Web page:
Death takes a holiday in "Death with Interruptions"
Death takes an extended vacation — with problematic results — in the latest novel by Portuguese Nobel laureate José Saramago, author of "Blindness."
Seattle Times book critic
"Death with Interruptions"
by José Saramago,
translated by Margaret Jull Costa
Harcourt, 238 pp., $24
Portuguese Nobel laureate José Saramago has a fondness for what-if premises.
His most famous novel, "Blindness" (basis for the new film by Fernando Meirelles), explored what would happen if an epidemic of blindness spread through society. The fallout wasn't pretty — and it didn't smell good, either, as personal hygiene took a nosedive.
In his new novel, "Death with Interruptions," Saramago, now in his 80s, ponders the consequences if death were to take a holiday for six months or so. The book is more compact and playful than "Blindness" — yet in many ways it's more profound. His conclusion: We need our mortality more than we may realize.
The book starts out with a simple enough statement: "The following day, no one died."
This doesn't usher in the eternal paradise one might expect, even though much of the population in the nameless, landlocked country where the story takes place greets the disappearance of death with a "high tide of collective joy."
So what's the problem? Mangled accident victims who should, by all rights, be dead linger on. And the absence of death doesn't usher in any absence of sickness or aging. Hospitals keep filling up with the unwell but immortal. Families find themselves caring for an ever-greater number of invalids — forever.
Death's vanishing creates havoc with the life-insurance industry, the funeral-home industry, the royal family and the Catholic Church. ("Without death," a cardinal pronounces, "there is no resurrection, and without resurrection there is no church.") And it raises questions about how the government will be able to cope with the ever-larger number of retirees living on state pensions.
As the country's coolheaded prime minister explains: "If we don't start dying again, we have no future."
Fortunately, there's a safety outlet. Death is still alive and well, so to speak, in the countries neighboring Saramago's imaginary realm. It isn't long before some victims of "this recently inaugurated eternity" are being transported across the border — some willingly, some not — to breathe their last.
Saramago clearly isn't interested in character-driven fiction. Instead, it's the behavior of institutions that fascinates him. There are some lively figures in the book, most notably that prime minister whose "sangfroid" during this crisis is much remarked upon. But it's the government, the church and even organized crime that are Saramago's main players — at least in the book's first half.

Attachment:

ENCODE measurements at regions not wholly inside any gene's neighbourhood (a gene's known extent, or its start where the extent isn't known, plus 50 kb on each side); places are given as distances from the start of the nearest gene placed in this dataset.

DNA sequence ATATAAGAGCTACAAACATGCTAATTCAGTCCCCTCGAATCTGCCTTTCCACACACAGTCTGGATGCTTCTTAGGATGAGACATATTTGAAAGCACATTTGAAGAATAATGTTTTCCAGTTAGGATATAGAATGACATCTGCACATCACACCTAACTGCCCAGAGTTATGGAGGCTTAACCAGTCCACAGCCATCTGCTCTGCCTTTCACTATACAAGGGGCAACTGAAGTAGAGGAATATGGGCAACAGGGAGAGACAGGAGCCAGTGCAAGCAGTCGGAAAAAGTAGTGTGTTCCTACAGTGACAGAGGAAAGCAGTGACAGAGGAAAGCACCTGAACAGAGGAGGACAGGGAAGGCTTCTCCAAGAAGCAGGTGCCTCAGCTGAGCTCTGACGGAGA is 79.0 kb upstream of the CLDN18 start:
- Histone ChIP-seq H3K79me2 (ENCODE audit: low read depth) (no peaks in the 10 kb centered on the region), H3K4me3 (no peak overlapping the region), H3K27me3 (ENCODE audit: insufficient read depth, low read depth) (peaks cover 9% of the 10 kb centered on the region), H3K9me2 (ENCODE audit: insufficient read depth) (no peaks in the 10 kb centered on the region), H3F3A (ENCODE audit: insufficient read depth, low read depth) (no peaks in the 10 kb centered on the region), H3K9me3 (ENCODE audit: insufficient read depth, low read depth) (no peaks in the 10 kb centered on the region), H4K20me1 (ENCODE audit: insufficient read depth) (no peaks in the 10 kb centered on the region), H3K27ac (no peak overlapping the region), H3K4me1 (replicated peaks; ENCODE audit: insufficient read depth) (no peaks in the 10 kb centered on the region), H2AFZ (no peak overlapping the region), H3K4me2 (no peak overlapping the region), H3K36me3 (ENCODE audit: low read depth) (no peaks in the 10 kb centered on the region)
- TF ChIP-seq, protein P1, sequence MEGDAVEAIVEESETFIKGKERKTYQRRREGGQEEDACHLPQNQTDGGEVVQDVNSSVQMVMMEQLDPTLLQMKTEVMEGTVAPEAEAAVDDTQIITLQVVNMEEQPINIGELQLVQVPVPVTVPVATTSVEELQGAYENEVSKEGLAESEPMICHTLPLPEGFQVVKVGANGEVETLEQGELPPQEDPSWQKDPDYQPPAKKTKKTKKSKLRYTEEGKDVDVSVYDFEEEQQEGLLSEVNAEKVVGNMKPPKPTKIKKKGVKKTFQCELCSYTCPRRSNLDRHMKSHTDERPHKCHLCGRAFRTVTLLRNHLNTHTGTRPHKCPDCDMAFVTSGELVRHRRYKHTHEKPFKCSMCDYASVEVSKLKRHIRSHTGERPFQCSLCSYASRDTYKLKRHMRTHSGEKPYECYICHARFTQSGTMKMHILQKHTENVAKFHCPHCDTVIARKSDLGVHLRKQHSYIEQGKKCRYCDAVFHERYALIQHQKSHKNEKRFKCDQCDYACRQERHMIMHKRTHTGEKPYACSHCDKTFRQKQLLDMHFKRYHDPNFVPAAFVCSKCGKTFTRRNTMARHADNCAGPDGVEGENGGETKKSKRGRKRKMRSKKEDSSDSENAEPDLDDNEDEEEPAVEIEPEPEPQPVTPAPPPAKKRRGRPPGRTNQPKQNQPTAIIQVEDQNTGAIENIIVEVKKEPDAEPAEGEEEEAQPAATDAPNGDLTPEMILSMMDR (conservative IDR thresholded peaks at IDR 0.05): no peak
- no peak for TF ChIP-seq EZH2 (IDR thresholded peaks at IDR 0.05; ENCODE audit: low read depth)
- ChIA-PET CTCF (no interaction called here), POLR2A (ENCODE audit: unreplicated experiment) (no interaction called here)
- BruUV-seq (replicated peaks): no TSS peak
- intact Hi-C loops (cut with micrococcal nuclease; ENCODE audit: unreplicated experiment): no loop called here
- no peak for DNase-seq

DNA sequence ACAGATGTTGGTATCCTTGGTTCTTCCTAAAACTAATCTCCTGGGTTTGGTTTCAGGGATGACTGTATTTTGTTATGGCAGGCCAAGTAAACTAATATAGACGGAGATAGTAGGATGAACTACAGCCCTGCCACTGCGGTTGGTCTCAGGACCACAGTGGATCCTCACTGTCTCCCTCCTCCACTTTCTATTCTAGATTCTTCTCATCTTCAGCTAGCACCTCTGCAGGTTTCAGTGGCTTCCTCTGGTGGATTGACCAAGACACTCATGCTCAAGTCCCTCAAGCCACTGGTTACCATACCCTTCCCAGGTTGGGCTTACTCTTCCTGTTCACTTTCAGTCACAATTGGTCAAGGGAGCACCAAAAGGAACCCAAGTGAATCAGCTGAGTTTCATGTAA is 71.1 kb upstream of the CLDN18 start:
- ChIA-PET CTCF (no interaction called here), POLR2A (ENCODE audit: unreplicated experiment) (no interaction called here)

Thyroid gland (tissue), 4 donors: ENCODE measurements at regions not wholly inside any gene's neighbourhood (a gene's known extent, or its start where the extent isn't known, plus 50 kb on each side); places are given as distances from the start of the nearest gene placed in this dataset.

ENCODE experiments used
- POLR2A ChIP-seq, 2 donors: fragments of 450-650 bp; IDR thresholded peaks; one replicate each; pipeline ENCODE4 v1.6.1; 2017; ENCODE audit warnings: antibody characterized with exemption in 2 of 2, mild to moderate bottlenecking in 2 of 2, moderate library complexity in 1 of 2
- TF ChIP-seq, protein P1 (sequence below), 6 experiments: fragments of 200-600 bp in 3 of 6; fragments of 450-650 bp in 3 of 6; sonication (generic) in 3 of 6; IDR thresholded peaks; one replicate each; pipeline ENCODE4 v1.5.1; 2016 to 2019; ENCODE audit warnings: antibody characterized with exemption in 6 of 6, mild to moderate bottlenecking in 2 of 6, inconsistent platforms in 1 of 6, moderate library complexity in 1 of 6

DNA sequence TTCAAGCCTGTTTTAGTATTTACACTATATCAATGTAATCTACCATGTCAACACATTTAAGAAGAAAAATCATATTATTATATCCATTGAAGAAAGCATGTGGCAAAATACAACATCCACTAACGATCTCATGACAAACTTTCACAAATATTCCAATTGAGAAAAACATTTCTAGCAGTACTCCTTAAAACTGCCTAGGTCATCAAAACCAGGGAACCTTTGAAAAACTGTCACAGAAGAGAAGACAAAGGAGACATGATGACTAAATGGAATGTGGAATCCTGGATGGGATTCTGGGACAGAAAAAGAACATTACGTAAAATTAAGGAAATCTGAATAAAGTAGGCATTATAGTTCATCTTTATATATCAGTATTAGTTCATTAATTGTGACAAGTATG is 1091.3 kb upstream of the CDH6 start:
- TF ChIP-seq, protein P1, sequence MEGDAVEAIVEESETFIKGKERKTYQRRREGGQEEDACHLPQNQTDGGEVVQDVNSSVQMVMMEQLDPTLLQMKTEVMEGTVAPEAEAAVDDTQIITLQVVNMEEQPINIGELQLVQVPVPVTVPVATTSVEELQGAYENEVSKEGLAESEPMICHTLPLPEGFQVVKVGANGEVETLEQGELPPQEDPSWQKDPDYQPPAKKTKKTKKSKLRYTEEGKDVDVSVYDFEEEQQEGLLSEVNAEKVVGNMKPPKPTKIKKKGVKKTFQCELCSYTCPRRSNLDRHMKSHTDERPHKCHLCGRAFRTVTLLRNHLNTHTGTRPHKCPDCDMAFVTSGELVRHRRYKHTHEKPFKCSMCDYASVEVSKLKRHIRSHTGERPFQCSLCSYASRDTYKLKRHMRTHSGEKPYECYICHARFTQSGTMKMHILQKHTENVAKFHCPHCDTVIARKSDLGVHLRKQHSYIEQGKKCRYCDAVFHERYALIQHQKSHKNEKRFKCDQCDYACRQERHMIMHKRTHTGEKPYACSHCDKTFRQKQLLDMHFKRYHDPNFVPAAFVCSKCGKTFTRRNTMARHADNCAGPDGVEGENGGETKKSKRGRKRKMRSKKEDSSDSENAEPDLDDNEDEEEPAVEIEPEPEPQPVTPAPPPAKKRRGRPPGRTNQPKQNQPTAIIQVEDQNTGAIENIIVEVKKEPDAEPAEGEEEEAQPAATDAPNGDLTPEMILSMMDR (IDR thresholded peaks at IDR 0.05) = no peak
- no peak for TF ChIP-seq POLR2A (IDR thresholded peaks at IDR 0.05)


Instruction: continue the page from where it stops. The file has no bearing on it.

In its second half, "death" (always with a lowercase "d") shows her hand (yes, she's female), and a different kind of story unfolds. After opening back up for business, she decides to give individuals weeklong notices of their impending dooms. But this too leads to problems, especially where a certain humble symphony cellist is concerned.
Throughout the book Saramago, by so fancifully distorting reality, paradoxically unveils reality, shining a stark light on how we live and organize our lives. In the process he aims gleeful salvos at the institutions that shape our perceptions of our surroundings, whether he's pondering the church's "neutralization of the overly curious mind through faith" or weighing the modus operandi of journalists ("not only primed to sniff out from afar the major events of world history [but] trained in the ability, when it suits, to make those events seem even more major than they really are").
He takes care to mock himself while he's at it. Saramago is known for his challenging prose style, with its acrobatically long sentences, even longer paragraphs and minimally signaled dialogue (no quotation marks, no line breaks). It seems that death, when penning her missives, is a writer in the Saramago mold, and she comes under harsh criticism for her "chaotic syntax, the absence of full stops, the complete lack of very necessary parentheses, the obsessive elimination of paragraphs, the random use of commas and, most unforgivable sin of all, the intentional and almost diabolical abolition of the capital letter."
True, on almost every count.
But in Saramago's hands, and in translator Margaret Jull Costa's translation of his challenging Portuguese text into English, the thorny nature of his prose delivers its own distinctive pleasures and rewards. And the mind at work is never less than invigorating.Michael Upchurch: firstname.lastname@example.org. He has been the Seattle Times book critic since 1998 and has published four novels.
Copyright © 2008 The Seattle Times Company
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